and  tested,  and reasonably effective (I spend little  time 
        waiting on them/giving commands and more time composing than 
        I  do  with  more conventional editors).   I have  not  seen 
        comparable  field-proven software for the new  UNIX  systems 
        (they are not even out yet).
             Finally,    the   fifth   item,    that   of   software 
        maintainability and support, is concentrated on support from 
        this (office automation) level.   Your environment  probably 
        will not have systems programmers readily available,  so you 
        will  probably  be  largely  dependent  on  vendor  support.  
        Again, reliable, field-proven software is a big plus.
 
             Two  additional  points should be brought out  at  this 
        time  as well:   (1) the philosophy question of the state of 
        the  art and (2) the philosophy question of the use  of  the 
        new microcomputers (microprocessors).
             Concerning  the  state  of the art,  UNIX  (XENIX?)  is 
 
 
                                                     Page 7
 
 
 
 
 
                       A Comparison of CP/M and UNIX
 
 
        definitely closer to it than CP/M,  but the operating system 
        is just the RESOURCE MANAGER of the computer system, not the 
        KEY to the computer system.   The KEY to the system lies  in 
        the  TOOLS (utilities) which run under the operating system!  
        These tools must be reliable,  easy to use, and efficient in 
        human  terms.   From my observations,  EDITORS are the  most 
        instrumental   of   tools,   and   the   Word   Master   and 
        (particularly)  Word Star are the most  powerful,  reliable, 
        and  efficient  editors  I  have  seen  (with  the  possible 
        exception  of EMACS on MIT and the DNLS editor).   Such  are 
        already  available under CP/M,  and I know of no  comparable 
        editor (Such could exist,  of course) under XENIX (will  the 
        UNIX editors work on XENIX?).
             Concerning the philosophy question,  many people  still 
        look  at computer systems and operating systems from a "con-
        ventional" point of view.   The computer is typically viewed 
        as  an expensive resource which must be used as  efficiently 
        (in terms of computer thruput) as possible,  but the  micro-
        processor  has  changed that.   Under CP/M,  I am  currently 
        running  two  microcomputers (total cost is  under  $15,000)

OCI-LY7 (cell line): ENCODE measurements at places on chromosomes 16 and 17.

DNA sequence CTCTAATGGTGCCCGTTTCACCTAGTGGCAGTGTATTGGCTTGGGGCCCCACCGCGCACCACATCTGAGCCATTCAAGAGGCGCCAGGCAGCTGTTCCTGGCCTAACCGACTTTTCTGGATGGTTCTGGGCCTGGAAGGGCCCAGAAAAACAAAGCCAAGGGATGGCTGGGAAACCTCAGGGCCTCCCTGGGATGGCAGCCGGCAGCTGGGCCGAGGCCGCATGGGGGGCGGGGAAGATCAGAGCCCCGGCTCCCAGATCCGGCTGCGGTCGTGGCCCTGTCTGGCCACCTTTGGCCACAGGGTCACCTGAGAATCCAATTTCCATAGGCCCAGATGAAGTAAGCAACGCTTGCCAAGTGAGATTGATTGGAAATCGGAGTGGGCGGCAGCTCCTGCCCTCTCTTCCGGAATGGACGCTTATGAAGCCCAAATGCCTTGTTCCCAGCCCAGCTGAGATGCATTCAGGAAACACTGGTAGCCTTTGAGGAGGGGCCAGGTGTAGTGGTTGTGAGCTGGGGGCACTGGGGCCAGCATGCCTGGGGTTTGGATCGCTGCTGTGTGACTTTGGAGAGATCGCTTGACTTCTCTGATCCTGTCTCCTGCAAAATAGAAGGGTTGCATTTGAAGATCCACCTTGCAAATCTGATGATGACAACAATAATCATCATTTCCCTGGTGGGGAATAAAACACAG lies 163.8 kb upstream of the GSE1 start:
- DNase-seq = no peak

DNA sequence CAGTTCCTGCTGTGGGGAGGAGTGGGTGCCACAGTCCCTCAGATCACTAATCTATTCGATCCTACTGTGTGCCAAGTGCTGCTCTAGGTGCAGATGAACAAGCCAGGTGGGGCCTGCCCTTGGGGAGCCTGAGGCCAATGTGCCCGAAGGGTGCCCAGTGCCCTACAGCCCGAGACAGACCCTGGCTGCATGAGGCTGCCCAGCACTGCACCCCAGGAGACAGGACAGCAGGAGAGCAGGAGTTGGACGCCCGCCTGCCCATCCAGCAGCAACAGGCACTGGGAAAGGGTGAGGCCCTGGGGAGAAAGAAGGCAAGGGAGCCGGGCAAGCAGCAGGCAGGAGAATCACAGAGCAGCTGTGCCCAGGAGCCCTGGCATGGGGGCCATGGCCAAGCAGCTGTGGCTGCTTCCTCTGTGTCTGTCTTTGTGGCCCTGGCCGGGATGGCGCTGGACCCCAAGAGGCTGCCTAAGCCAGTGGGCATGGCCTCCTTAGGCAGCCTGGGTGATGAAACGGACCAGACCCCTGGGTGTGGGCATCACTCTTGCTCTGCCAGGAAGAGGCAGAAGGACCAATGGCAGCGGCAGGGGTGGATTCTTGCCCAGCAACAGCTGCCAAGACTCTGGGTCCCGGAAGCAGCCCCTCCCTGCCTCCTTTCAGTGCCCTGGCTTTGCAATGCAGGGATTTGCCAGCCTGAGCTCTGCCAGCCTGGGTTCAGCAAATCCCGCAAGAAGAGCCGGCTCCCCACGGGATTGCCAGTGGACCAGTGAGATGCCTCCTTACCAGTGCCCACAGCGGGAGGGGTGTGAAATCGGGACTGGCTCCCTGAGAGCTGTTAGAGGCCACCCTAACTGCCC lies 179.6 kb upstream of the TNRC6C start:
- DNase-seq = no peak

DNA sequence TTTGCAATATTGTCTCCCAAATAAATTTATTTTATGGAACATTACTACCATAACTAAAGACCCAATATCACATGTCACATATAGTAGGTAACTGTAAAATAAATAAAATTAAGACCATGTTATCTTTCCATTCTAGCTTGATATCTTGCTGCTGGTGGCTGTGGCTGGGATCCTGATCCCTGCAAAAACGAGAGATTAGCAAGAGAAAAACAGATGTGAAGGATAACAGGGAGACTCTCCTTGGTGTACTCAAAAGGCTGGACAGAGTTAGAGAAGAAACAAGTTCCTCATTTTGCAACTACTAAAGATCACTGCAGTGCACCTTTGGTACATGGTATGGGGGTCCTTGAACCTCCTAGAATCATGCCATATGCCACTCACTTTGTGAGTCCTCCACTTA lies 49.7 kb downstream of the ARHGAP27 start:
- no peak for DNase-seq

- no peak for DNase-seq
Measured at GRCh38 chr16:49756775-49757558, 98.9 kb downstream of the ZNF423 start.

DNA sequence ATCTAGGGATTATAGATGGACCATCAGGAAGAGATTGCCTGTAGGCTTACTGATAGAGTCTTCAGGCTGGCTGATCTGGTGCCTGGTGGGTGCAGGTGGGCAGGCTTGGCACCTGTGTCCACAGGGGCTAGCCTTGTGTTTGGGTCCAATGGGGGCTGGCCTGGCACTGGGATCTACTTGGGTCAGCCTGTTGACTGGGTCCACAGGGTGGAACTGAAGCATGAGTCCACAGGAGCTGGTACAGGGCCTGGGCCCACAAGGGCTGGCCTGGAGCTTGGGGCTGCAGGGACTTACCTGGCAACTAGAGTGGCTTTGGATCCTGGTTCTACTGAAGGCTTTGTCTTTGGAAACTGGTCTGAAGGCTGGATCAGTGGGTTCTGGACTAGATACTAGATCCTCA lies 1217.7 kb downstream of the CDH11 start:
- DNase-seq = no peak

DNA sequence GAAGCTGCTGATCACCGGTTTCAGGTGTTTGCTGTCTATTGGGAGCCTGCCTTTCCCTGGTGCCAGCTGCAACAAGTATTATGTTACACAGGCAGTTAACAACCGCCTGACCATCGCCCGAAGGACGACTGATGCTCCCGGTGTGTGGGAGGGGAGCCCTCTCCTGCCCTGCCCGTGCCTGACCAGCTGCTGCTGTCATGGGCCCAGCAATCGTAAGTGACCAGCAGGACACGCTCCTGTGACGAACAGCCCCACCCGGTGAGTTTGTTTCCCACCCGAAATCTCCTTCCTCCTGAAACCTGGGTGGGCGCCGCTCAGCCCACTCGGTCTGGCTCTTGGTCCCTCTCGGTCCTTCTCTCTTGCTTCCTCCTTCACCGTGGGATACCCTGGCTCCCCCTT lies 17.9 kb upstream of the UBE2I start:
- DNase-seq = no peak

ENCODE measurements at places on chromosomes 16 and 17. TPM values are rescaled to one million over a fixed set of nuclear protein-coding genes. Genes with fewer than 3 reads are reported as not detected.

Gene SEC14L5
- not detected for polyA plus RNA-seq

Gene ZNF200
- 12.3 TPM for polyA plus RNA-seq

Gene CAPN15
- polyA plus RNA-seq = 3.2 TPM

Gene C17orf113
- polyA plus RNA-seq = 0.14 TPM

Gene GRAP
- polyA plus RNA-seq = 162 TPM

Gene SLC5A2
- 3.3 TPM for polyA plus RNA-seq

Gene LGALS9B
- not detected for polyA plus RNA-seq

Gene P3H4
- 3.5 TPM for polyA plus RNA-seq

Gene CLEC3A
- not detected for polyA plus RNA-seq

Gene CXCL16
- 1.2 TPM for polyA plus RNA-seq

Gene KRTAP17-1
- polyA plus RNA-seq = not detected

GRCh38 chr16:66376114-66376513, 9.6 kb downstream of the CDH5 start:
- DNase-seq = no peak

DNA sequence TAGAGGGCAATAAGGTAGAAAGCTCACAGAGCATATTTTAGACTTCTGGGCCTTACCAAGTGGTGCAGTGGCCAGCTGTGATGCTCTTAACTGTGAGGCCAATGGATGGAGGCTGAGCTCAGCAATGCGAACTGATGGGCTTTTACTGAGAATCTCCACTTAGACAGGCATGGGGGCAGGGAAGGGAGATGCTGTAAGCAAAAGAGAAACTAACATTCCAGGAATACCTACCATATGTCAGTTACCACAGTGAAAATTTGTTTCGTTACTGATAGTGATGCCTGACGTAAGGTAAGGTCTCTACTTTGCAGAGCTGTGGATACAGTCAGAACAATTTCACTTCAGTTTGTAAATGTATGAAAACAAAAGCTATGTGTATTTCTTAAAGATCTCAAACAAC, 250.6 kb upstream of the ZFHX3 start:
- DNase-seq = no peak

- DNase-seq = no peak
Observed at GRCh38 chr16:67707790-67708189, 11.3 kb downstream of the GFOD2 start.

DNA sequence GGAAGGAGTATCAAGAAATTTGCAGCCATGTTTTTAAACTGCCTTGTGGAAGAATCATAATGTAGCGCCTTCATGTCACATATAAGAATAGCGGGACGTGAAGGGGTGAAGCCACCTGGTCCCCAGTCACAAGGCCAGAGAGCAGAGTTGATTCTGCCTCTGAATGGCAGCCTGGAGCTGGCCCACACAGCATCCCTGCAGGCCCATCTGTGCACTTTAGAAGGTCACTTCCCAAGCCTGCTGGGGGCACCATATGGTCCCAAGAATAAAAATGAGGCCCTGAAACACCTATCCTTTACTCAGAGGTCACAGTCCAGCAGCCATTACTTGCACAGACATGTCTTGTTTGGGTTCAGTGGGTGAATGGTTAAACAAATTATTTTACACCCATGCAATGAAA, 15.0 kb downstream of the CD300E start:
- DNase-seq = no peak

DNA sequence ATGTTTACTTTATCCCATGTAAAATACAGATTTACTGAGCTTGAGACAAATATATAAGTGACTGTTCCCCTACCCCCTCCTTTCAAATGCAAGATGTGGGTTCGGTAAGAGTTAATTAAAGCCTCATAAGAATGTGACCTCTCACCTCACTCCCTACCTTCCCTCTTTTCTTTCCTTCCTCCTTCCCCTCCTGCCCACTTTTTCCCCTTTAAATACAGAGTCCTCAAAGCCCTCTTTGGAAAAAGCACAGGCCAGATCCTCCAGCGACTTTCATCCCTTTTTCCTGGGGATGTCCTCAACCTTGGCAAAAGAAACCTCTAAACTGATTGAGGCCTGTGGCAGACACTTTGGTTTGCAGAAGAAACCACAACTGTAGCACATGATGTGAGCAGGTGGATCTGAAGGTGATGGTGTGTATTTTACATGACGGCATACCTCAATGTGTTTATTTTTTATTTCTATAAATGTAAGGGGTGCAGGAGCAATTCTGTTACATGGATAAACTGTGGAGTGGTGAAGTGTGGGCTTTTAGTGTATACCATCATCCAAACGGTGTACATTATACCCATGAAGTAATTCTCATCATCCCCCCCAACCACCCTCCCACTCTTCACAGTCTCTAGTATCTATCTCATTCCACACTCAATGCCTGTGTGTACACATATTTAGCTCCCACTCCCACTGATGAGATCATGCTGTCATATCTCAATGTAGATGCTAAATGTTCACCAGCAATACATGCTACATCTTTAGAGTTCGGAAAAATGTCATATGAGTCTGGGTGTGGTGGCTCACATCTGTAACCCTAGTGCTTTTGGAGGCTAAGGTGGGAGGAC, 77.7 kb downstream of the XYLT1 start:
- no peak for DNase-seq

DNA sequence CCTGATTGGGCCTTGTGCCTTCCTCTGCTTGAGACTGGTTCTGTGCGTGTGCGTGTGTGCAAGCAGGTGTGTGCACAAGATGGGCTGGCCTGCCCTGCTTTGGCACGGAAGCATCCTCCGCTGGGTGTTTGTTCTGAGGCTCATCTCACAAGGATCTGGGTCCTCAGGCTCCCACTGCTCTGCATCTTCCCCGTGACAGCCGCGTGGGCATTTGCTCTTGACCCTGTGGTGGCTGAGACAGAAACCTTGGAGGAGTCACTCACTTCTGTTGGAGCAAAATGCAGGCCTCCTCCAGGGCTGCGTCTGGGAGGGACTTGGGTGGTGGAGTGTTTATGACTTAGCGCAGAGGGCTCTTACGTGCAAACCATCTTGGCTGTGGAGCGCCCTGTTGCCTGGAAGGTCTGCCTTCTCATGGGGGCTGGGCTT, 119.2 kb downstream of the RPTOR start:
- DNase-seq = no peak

quite  effectively.   These machines and their software  are 
        designed to serve me,  and to obtain a maximum of effective-
        ness for the user (measured in terms of minimum wait on  the
        computer),  operations such as number crunching programs and
        print  spooling  are sent to the second machine.   Too  many 
        times  I have working in environments such as a dual  CYBER, 
        DEC-10,  or  VAX where the machine's thruput was  considered 
        above the individual's effectiveness, and the responsiveness 
        of  these  machines to me was far less than that of  my  own 
        microcomputer!   I hope you consider this point;  individual 
        effectiveness and usefulness should be of prime concern, and 
        consider  the idea of supplying the single  individual  with 
        more than one processor/machine.  Many of the pro-UNIX types 
        may  cling  to the old (machine-thruput) school of  thought, 
        but much is to be said for the user-effective (made possible 
        by  the  inexpensiveness  of the  microcomputer)  school  of 
        thought.   The  multiprocess capabilities of UNIX are  nice, 
        but I consider multiprocessor capability to be nicer still!
 
             In  sum,  my recommendation is to go with CP/M if  your 
        need is immediate.   If not, wait and see what the UNIX-like 
        systems  have to offer in reliability,  tools,  and competa-
        tively-marketed (competition is very important for quaility)
        software.   "Something  better" is always  coming  out,  but 
        buying  "the best" (=most recent?) software at a given  time 
        is  not necessarily the best decision in the long run.   New 
        software  is  frequently  field-debugged  (not  always,   of 
        course),  and you should be leary of opening yourself up  to 
        do the debugging when you are trying to get a job done.
 
 
 
 
 
 
 
 
                                                           Page 8
 
 
 
 
 
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			        About USENET

USENET (Users’ Network) was a bulletin board shared among many computer
systems around the world. USENET was a logical network, sitting on top
of several physical networks, among them UUCP, BLICN, BERKNET, X.25, and
the ARPANET. Sites on USENET included many universities, private companies
and research organizations. See USENET Archives.

		       SCO Files Lawsuit Against IBM

March 7, 2003 - The SCO Group filed legal action against IBM in the State 
Court of Utah for trade secrets misappropriation, tortious interference, 
unfair competition and breach of contract. The complaint alleges that IBM 
made concentrated efforts to improperly destroy the economic value of 
UNIX, particularly UNIX on Intel, to benefit IBM's Linux services 
business. See SCO v IBM.